Pulsy Button

After much umming and ahhing, and developing several versions of BrokeyButton I have the first cut of the PulsyButton.

What is PulsyButton? Well, it’s a button – that pulses. By pulsing I mean that it ‘pulses’ between the Background colour and a ‘PulseColour’ (that you set!).

Pulsy Button

Easy usage:
<PulsyButton Content="Hello" BackgroundColor="LightGray" PulseColor="Red" IsPulsing="True"/>

Obviously if IsPulsing is set to false then the button won’t pulse.
As it’s just based off the ‘Button’ base class, you can literally insert it wherever you have a Button, and all your styles etc will work fine.

I have plans to add more properties, and will over time:
* PulseTime — A TimeSpan for the pulse.
* PauseTime — A TimeSpan to pause the pulse for, i.e. pulse-paaaaauuuuusssseeeee-pulse etc

Also plans to fix some problems:
* Use StoryBoard and set the Background property directly
* Get rid of BackgroundColor property, so only Background is needed

Erm, can’t think of others at the moment.


Bit more detail -> What have I done?

Well, I had a lot of trouble getting a StoryBoard to work programmatically, I don’t know why, and I will perservere. But in the mean time, I’ve resorted to just a simple ColorAnimation.

How have I used a ColorAnimation with a Background brush?

Well, first I created a DependencyProperty:

public static readonly DependencyProperty BackgroundColorProperty
= DependencyProperty.Register( "BackgroundColor", typeof( Color ), typeof( PulsyButton ),
new UIPropertyMetadata( BackgroundColorChanged ) );

private static void BackgroundColorChanged( DependencyObject d, DependencyPropertyChangedEventArgs e )
{
PulsyButton pb = (PulsyButton) d;
pb.Background = new SolidColorBrush( (Color) e.NewValue );
}

This was my ahem workaround to the setting of the Background property directly, as the ColorAnimation will only animate Color properties (i.e. target the SolidColorBrush.Color property for the brush). By the by, it was the targeting of that property that caused me much hassle.

Anyhews, once we’re there, we should also have a PulseColor property (yes I know colour should have a ‘u’ in it, but I’ve gone all americanized :))

public static readonly DependencyProperty PulseColorProperty
= DependencyProperty.Register( "PulseColor", typeof( Color ), typeof( PulsyButton ),
new UIPropertyMetadata( PulseColorChanged ) );

public Color PulseColor { get { return (Color) GetValue( PulseColorProperty ); } set { SetValue( PulseColorProperty, value ); } }

private static void PulseColorChanged( DependencyObject d, DependencyPropertyChangedEventArgs e )
{
PulsyButton pb = (PulsyButton) d;
pb._pulseAnimation.To = (Color) e.NewValue;
}

Here I’ve included the PulseColor property, rest assured there is a BackgroundColor property as well. So, now we have the two colours to animate between, Background -> Pulse -> Background… We just need to create the animation.

private readonly ColorAnimation _pulseAnimation = new ColorAnimation();

There’s no need to recreate it, so it’s a readonly member. But when do I set this bad boy up? Not the constructor – nooooo, the colour properties won’t have been set up at that point, so I’ve gone for a ‘Loaded’ event consumer.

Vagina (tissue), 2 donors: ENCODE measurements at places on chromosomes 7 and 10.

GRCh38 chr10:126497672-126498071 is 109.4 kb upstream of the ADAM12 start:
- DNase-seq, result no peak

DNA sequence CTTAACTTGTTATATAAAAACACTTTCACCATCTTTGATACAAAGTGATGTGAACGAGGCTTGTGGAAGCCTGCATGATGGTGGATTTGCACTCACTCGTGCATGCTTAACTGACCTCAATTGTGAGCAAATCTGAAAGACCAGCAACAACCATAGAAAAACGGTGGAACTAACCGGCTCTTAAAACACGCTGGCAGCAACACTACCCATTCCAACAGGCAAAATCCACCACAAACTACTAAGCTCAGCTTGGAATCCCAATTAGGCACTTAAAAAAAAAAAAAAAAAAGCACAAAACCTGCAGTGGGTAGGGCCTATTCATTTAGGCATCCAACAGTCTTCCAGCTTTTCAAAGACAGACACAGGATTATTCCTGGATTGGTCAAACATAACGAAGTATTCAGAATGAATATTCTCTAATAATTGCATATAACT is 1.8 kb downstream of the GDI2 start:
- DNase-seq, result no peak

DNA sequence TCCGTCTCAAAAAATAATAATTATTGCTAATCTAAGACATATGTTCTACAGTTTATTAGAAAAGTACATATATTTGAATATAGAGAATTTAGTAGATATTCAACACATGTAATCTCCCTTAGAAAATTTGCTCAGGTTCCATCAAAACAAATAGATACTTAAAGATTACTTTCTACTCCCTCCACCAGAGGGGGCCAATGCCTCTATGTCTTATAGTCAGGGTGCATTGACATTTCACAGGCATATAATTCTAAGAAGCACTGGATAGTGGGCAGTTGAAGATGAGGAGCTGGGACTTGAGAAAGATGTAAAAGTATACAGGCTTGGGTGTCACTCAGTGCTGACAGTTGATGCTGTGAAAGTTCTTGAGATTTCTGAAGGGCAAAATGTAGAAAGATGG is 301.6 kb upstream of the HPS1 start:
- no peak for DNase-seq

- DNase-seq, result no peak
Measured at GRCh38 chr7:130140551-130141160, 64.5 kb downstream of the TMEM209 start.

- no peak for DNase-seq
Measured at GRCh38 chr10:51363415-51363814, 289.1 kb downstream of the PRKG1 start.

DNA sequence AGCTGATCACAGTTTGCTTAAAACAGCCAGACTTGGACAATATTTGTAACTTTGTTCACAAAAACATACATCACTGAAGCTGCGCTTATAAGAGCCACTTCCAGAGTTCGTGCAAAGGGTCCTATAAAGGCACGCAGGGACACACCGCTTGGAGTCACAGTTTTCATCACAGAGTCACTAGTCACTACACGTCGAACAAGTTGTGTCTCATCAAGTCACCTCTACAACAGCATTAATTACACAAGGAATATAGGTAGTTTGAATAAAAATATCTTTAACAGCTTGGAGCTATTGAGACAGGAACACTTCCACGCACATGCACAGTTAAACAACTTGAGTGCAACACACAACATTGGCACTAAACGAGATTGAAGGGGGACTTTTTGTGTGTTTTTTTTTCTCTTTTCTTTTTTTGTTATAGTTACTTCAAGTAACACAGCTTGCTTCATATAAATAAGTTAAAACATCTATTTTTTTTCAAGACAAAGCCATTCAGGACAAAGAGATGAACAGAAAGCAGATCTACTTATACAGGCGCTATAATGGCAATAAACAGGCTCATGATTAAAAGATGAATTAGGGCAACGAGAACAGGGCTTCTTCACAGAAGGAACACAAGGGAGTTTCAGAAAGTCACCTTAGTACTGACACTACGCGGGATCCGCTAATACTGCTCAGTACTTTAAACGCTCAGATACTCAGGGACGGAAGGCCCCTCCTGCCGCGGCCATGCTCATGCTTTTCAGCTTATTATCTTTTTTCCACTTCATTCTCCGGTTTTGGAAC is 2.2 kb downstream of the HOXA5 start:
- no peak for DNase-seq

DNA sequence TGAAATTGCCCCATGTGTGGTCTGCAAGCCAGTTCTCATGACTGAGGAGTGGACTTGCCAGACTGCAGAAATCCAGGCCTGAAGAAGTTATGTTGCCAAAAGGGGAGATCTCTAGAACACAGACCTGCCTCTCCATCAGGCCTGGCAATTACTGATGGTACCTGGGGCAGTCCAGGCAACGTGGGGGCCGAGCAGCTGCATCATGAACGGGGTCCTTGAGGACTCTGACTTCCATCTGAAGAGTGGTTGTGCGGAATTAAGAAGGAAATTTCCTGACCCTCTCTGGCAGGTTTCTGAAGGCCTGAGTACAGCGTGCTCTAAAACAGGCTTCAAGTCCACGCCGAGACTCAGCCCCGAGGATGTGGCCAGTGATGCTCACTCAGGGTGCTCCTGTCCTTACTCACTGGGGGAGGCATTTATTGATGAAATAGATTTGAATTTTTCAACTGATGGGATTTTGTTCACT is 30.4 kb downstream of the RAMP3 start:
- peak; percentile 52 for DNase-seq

public PulsyButton()
{
Loaded += PulsyButton_Loaded;
}

private void PulsyButton_Loaded( object sender, RoutedEventArgs e )
{
_pulseAnimation.From = BackgroundColor;
_pulseAnimation.To = PulseColor;
_pulseAnimation.Duration = new Duration( TimeSpan.FromSeconds( 1 ) );
_pulseAnimation.AutoReverse = true;
_pulseAnimation.RepeatBehavior = RepeatBehavior.Forever;


this.BeginAnimation( BackgroundColorProperty, _pulseAnimation );
}

The animation will now begin, and the pulsy fun is nearly there!
But wait… what about turning pulse on/off?

All that is done in the IsPulsingChanged property:

private static void IsPulsingChanged( DependencyObject d, DependencyPropertyChangedEventArgs e )
{
bool isPulsing = (bool) e.NewValue;
PulsyButton pb = (PulsyButton) d;
if( !isPulsing )
{
pb._pulseAnimation.RepeatBehavior = new RepeatBehavior( 0 );
pb.BeginAnimation( BackgroundColorProperty, pb._pulseAnimation );
}
else
{
pb._pulseAnimation.RepeatBehavior = RepeatBehavior.Forever;
pb.BeginAnimation( BackgroundColorProperty, pb._pulseAnimation );
}
}

Now, I’m not 100% sure this is the correct way to do this, in fact I’m certain it’s not. However, it does work, which at the moment is what matters.

So there you have it, a button that pulses.

——————=====================———————–

Can’t attach the code to the post, so gonna have to past it here, sorry!!

using System;
using System.Windows;
using System.Windows.Controls;
using System.Windows.Media;
using System.Windows.Media.Animation;

public class PulsyButton : Button
{
private readonly ColorAnimation _pulseAnimation = new ColorAnimation();

public readonly DependencyProperty IsPulsingProperty
= DependencyProperty.Register( “IsPulsing”, typeof( bool ), typeof( PulsyButton ),
new UIPropertyMetadata( IsPulsingChanged ) );

public bool IsPulsing
{
get { return (bool) GetValue( IsPulsingProperty ); }
set { SetValue( IsPulsingProperty, value ); }
}

private static void IsPulsingChanged( DependencyObject d, DependencyPropertyChangedEventArgs e )
{
bool isPulsing = (bool) e.NewValue;
PulsyButton pb = (PulsyButton) d;
if( !isPulsing )
{
pb._pulseAnimation.RepeatBehavior = new RepeatBehavior( 0 );
pb.BeginAnimation( BackgroundColorProperty, pb._pulseAnimation );
}
else
{
pb._pulseAnimation.RepeatBehavior = RepeatBehavior.Forever;
pb.BeginAnimation( BackgroundColorProperty, pb._pulseAnimation );
}
}